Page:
Michelle Latiolais is professor of English at the University of California at Irvine. She is the author of the novel Even Now, which received the Gold Medal for Fiction from the Commonwealth Club of California. Her second novel, A Proper Knowledge, was published in 2008 by Bellevue Literary Press. She has published writing in three anthologies, Absolute Disaster, Women on the Edge: Writing from Los Angeles, and Woof! Writers on Dogs. Her stories and essays have appeared in ZYZZYVA, Antioch Review, Western Humanities Review, Santa Monica Review, Iowa Review, and Northwest Review. Widow, a collection of stories, involutions, and essays, was released in January 2011 from Bellevue Literary Press. She has work forthcoming in ZYZZYVA, Santa Monica Review, and Juked.

Campbell McGrath is the author of ten books of poetry, most recently In the Kingdom of the Sea Monkeys (Ecco Press, 2012). A resident of Miami, he teaches in the MFA program at Florida International University.

Joyce Carol Oates is a recipient of the National Medal of Humanities, the National Book Critics Circle Ivan Sandrof Lifetime Achievement Award, the National Book Award, and the PEN/Malamud Award for Excellence in Short Fiction. She is the author of the story collection Lovely, Dark, Deep, as well as the national bestsellers The Accursed, We Were the Mulvaneys, Blonde, The Falls, and The Gravedigger’s Daughter. She is a professor of the humanities at Princeton University and has been a member of the American Academy of Arts and Letters since 1978.

Lori Ostlund’s collection The Bigness of the World (UGA Press, 2009) won the 2008 Flannery O’Connor Award for Short Fiction. Her work has appeared in ZYZZYVA, Iowa Review, Southern Review, Best American Short Stories, and the PEN/O. Henry Prize Stories. She lives in San Francisco.

Eric Pankey is the author of ten collections of poetry, most recently Trace and Dismantling the Angel. He teaches in the BFA and MFA programs at George Mason University.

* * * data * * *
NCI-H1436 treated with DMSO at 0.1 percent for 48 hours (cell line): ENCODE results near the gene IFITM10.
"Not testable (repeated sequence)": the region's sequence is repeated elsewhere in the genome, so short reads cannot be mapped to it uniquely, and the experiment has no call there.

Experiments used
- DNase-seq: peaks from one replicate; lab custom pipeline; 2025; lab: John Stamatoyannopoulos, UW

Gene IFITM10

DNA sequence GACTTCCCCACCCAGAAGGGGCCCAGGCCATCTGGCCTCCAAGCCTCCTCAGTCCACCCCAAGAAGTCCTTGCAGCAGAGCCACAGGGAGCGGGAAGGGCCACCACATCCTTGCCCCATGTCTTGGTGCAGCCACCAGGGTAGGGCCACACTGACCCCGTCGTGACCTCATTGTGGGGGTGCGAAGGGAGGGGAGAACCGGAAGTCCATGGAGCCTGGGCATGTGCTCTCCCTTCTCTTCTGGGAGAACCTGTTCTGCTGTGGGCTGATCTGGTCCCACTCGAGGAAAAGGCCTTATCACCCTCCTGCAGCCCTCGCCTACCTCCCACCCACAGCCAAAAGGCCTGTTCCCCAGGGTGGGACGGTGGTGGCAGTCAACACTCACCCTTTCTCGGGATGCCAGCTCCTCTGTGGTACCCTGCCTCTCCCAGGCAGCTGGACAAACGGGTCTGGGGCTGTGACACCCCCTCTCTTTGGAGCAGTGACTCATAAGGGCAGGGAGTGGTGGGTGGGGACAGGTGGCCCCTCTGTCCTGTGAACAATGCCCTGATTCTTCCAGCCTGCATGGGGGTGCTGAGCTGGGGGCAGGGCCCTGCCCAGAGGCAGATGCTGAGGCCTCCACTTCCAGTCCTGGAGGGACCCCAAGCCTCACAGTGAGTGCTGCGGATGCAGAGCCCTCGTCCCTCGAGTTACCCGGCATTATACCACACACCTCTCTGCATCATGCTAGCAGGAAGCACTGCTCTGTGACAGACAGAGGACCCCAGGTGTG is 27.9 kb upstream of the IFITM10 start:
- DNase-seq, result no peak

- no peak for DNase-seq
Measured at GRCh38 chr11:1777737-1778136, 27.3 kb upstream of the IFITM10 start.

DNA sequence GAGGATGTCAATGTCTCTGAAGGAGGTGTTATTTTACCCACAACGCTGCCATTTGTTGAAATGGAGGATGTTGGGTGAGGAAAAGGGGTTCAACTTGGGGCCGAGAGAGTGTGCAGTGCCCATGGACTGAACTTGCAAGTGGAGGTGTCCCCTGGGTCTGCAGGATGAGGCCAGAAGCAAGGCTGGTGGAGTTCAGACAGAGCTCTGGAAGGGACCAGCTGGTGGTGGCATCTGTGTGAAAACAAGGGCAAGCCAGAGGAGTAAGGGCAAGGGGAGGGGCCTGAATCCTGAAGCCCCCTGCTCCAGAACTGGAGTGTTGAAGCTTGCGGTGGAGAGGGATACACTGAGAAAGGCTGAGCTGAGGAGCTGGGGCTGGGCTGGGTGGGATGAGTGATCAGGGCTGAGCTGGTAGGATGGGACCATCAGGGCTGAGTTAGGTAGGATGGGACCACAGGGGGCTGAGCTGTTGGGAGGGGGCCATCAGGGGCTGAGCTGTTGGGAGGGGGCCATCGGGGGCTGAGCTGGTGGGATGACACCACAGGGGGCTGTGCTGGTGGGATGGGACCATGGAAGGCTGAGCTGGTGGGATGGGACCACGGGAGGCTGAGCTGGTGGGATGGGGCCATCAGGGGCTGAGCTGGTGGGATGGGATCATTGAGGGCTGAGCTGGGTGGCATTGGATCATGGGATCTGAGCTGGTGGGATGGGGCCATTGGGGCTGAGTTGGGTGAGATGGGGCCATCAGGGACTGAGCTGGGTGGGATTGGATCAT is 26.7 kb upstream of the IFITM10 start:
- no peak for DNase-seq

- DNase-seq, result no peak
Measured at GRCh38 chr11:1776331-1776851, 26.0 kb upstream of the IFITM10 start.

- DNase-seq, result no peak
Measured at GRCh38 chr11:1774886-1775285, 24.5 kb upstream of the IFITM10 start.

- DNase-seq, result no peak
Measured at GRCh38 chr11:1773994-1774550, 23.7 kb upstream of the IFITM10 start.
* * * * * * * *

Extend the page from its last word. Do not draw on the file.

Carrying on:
Carl Phillips is the author, most recently, of Silverchest (FSG, 2013), a book of poems, and The Art of Daring: Risk, Restlessness, Imagination (Graywolf, 2014), a book of essays. He is professor of English at Washington University in St. Louis.

Ben Purkert’s poems appear in AGNI, Best New Poets 2012, Fence, Narrative, New Yorker, Ploughshares, and elsewhere. A contributing writer for Harvard Review Online and Kenyon Review Online, Ben is a former New York Times Fellow at NYU. Links to his work are found at benpurkert.com.

Jacques Rancourt was raised in Maine. His poems have appeared in New England Review, Beloit Poetry Journal, and Colorado Review, among others. He is currently a Stegner Fellow at Stanford University.

David S. Reynolds is the author or editor of fifteen books, including Mightier Than the Sword (Norton, 2011), John Brown, Abolitionist (Knopf, 2005), and Walt Whitman’s America (Knopf, 1995). He is the winner of the Bancroft Prize, the Christian Gauss Award, and the Ambassador Book Award.

Ira Sadoff is the author of seven books of poetry, most recently True Faith (BOA), a critical book on aesthetics and politics; History Matters (University of Iowa Press), a novel; and The Ira Sadoff Reader. He is also a recipient of fellowships from the Guggenheim Foundation and the NEA.

Sherod Santos is the author of six books of poetry, most recently The Intricated Soul: New and Selected Poems (W. W. Norton, 2010). He lives in Chicago.

Harold Schweizer is professor of English at Bucknell University. His volume of poems, The Book of Stones and Angels, is forthcoming from Tupelo Press. His most recent book is On Waiting with Routledge.